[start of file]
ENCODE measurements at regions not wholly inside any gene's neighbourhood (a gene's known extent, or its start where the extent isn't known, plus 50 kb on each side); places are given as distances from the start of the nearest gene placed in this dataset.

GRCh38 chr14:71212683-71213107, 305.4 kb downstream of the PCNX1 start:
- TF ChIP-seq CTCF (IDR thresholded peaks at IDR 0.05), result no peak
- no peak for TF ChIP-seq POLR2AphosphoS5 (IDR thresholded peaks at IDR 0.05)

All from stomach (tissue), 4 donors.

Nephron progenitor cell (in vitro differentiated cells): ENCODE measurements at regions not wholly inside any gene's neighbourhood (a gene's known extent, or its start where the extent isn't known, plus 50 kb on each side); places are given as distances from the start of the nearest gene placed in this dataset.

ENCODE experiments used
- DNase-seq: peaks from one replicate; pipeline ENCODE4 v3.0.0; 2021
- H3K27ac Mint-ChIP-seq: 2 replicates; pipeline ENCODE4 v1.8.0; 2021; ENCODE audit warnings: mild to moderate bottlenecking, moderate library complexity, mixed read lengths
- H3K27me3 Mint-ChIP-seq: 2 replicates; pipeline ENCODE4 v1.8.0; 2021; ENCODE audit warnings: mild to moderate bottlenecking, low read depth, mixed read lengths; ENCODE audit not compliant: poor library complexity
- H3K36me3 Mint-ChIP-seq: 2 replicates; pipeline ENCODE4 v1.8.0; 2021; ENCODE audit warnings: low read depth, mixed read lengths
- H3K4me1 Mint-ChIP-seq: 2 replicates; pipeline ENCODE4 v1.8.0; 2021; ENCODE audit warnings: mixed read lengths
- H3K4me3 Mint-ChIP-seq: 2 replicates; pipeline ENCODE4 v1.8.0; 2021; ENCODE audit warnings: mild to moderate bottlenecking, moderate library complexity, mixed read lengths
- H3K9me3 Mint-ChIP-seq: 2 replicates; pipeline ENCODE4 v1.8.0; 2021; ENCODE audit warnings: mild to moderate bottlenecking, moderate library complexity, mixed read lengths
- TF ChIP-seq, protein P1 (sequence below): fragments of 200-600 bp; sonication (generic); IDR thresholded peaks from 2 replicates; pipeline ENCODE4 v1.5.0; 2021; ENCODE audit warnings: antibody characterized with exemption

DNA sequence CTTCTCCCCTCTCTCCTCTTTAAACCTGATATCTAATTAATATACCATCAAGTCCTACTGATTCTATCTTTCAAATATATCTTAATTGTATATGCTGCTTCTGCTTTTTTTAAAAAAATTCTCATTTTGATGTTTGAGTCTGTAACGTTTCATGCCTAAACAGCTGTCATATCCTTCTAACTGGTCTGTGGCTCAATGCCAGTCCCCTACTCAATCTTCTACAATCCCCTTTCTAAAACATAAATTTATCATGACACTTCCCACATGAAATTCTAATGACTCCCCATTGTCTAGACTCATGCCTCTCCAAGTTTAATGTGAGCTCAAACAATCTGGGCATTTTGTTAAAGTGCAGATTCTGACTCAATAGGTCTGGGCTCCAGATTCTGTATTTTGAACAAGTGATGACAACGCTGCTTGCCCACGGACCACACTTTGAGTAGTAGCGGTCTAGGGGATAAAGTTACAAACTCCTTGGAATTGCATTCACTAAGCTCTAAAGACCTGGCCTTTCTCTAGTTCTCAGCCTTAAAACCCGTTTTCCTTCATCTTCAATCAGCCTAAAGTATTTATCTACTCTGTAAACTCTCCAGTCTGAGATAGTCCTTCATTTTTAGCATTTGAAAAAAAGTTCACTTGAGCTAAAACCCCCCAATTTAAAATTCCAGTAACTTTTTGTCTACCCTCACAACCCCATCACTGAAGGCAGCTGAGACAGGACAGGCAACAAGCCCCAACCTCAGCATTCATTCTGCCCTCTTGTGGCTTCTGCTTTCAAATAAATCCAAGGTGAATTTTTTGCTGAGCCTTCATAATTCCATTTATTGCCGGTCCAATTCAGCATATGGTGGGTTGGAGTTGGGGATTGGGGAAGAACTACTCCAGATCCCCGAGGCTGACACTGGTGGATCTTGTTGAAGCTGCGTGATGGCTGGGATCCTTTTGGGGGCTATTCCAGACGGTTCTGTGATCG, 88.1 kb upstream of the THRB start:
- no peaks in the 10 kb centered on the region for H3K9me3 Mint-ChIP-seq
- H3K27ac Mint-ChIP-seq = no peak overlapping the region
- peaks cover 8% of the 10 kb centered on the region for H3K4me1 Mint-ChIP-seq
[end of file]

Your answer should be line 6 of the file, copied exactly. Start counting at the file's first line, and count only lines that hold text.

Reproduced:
Nephron progenitor cell (in vitro differentiated cells): ENCODE measurements at regions not wholly inside any gene's neighbourhood (a gene's known extent, or its start where the extent isn't known, plus 50 kb on each side); places are given as distances from the start of the nearest gene placed in this dataset.